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updated: 3/3/2014 11:02 PM

Reeling Twins suffer big-time setback

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  • Twins top prospect Miguel Sano will miss the season with a right elbow injury.

      Twins top prospect Miguel Sano will miss the season with a right elbow injury.
    Associated Press

 
 

The losses continue to mount for the Minnesota Twins.

Not only has this once competitive franchise dropped 291 games over the last three seasons, the Twins have lost prized prospect Miguel Sano for the season.

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Sano, a 20-year-old third baseman, was initially diagnosed with a right elbow issue in October. Minnesota was hoping rest and rehab would solve the problem, but Sano is now scheduled to have season-ending Tommy John surgery.

"It's disappointing for the organization, but it's more disappointing for the player," Twins vice president Rob Antony told the Star Tribune. "Everybody has to deal with some adversity in their career, and this is a setback for him. But hopefully he'll get this taken care of, he'll come back healthy and strong, and he'll be in big-league camp next year at (age) 21."

Minnesota still has center fielder Byron Buxton, widely regarded as the best prospect in baseball. But they were also counting on Sano, who hit 35 home runs last season with Class A Fort Myers and AA New Britain.

Critics are wondering why Sano didn't have reconstructive elbow surgery when the injury surfaced in October.

"He would have maybe been ready at the very tail end of the regular season (with surgery)," Antony said. "Without it, he might not have missed any of the season. If we can avoid it, let's avoid it."

Sano said he felt fine at the start of spring training, but the elbow pain returned during Minnesota's intrasquad game last Thursday when he charged in from third base to field a groundball and rushed his throw to first.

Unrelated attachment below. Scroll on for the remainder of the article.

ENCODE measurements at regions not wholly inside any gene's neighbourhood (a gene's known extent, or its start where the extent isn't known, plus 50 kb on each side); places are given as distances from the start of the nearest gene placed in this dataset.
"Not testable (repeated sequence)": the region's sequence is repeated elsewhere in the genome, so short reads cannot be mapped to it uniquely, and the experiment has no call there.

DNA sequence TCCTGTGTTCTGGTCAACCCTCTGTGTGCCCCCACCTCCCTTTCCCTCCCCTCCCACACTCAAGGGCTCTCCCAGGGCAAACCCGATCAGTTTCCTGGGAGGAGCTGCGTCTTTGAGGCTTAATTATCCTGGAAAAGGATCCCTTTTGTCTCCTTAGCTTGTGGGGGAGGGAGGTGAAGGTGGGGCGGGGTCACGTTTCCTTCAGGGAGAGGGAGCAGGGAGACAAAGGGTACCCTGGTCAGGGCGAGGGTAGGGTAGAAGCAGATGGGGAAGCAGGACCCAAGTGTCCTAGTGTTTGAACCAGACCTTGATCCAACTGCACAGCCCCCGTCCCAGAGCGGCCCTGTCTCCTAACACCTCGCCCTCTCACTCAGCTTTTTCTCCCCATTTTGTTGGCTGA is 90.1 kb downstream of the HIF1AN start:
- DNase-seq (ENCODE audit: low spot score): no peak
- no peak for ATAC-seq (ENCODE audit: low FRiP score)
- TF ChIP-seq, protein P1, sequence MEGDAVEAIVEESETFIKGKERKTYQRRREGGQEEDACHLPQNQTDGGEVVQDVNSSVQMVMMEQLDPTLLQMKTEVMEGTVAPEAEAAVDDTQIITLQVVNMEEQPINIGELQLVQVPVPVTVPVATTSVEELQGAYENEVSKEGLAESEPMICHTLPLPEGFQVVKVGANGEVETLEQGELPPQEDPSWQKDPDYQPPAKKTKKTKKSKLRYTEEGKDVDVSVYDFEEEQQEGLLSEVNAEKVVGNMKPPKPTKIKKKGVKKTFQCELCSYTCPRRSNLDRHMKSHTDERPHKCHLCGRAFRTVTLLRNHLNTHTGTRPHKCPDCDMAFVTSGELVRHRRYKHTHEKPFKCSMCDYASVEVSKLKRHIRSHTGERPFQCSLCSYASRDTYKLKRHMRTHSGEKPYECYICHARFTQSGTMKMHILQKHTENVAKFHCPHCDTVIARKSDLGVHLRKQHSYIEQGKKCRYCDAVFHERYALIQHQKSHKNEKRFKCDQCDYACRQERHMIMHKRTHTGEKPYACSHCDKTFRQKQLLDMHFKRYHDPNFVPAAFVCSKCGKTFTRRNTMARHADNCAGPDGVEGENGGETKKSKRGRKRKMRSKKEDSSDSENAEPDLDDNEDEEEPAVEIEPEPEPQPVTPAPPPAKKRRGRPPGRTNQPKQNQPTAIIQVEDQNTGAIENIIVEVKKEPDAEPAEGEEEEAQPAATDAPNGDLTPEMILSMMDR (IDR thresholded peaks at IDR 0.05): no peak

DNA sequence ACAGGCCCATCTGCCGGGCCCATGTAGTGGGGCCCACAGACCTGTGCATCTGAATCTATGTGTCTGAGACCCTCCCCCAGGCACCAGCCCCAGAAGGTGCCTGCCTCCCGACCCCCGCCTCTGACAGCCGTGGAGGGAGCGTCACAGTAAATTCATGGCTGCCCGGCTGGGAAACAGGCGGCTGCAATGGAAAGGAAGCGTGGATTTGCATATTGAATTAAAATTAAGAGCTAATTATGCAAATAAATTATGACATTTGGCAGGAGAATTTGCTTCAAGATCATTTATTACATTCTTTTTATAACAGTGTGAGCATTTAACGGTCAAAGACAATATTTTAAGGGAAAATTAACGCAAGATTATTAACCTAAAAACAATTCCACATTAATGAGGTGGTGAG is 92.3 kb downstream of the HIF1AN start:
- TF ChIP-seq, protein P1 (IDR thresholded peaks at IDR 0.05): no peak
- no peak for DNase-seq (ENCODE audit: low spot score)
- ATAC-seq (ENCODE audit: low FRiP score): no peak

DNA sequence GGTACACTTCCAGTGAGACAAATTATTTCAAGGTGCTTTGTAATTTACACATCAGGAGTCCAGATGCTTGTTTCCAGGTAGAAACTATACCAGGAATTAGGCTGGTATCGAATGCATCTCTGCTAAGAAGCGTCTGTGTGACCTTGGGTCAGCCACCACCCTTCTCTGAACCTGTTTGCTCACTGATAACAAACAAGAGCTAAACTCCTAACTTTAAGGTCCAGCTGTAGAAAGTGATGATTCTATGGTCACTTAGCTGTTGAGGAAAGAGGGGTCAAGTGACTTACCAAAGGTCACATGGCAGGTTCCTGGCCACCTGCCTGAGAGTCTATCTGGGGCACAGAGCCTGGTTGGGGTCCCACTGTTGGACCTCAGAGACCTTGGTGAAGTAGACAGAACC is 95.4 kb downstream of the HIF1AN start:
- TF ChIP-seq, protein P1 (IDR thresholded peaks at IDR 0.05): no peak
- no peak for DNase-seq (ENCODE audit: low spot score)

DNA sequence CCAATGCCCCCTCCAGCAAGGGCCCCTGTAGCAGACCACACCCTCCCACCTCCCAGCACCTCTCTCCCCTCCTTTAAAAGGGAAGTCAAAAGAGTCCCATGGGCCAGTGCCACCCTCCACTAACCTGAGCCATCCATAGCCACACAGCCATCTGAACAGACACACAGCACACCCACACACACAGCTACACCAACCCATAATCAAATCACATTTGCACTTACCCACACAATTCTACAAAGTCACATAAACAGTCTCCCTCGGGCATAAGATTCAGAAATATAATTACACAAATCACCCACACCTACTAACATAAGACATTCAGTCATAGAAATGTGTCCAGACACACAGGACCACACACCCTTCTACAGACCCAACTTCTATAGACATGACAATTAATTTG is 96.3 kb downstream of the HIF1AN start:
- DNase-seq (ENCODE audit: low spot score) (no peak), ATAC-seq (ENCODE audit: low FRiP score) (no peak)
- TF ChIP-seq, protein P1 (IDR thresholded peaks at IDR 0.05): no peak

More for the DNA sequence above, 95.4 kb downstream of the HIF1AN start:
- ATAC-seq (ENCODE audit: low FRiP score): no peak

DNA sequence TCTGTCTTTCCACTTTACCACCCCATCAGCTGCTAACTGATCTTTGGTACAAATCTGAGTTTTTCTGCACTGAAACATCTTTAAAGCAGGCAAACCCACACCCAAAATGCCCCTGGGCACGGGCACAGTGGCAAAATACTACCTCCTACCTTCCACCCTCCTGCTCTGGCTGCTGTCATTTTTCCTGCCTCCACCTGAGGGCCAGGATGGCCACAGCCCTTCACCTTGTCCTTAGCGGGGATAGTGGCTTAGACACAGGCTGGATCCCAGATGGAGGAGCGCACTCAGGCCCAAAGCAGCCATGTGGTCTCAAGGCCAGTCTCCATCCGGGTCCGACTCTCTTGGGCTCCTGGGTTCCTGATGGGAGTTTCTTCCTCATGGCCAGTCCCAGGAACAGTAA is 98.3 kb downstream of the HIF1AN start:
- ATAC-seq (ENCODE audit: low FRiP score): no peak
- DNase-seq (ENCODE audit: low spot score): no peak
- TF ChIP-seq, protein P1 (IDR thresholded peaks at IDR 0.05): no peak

"You start to gain some optimism, maybe this is going to work out and he won't need (surgery)," Antony said. "But when something happens and he has a setback like that, you have to deal with it."

Swisher eases in:

After a disappointing debut with the Cleveland Indians last season, Nick Swisher changed things up this spring.

Swisher, who played for the White Sox in 2008, batted .246 with 22 home runs and 63 RBI in 145 games with the Indians last year. Considering he joined Cleveland on a four-year, $48 million contract, the numbers were not acceptable.

So, at his own request, Swisher sat out the Indians' first three Cactus League games.

"It's not a big deal," Swisher told the Chronicle-Telegram. "I didn't really think about it. I just said, 'Hey, man, let's give myself a week to get into spring training and then let's start playing some games.' I don't know, man. You guys are looking way too into it, man. Go to some other clubs, see how they do it."

Verlander ready to go:

After having groin surgery in January, standout Detroit Tigers starting pitcher Justin Verlander was expected to open the upcoming season on the disabled list.

Now it looks like Verlander is going to be ready to break camp on Detroit's active roster. He is scheduled to make his first Grapefruit League start Thursday.

"The feeling from the get-go was that, because of the shape he keeps himself in, this was a guy that might have the ability to be back in time for the start of the regular season," manager Brad Ausmus told the Detroit News. "It seems like he's on track for that right now."

Moustakas on early roll:

Looking to live up to his early all-star potential, Kansas City Royals third baseman Mike Moustakas hit 2 homers and drove in 6 runs in the first four exhibition games.

After batting .233 with 12 home runs and 42 RBI last season, Moustakas played winter ball in Venezuela.

"I wasn't really sure I was for it," Royals manager Ned Yost told reporters. "That was all him. A 162-game schedule is a long year. He was battling some calf injuries; he'd been beat up.

"For these guys that play every day, the winter is valuable to sit back and get your body back in condition. But he's much more confident. He's got a very definitive plan every time he walks up to that plate and adjusts his plan according to the count, which he didn't do a whole lot last year."

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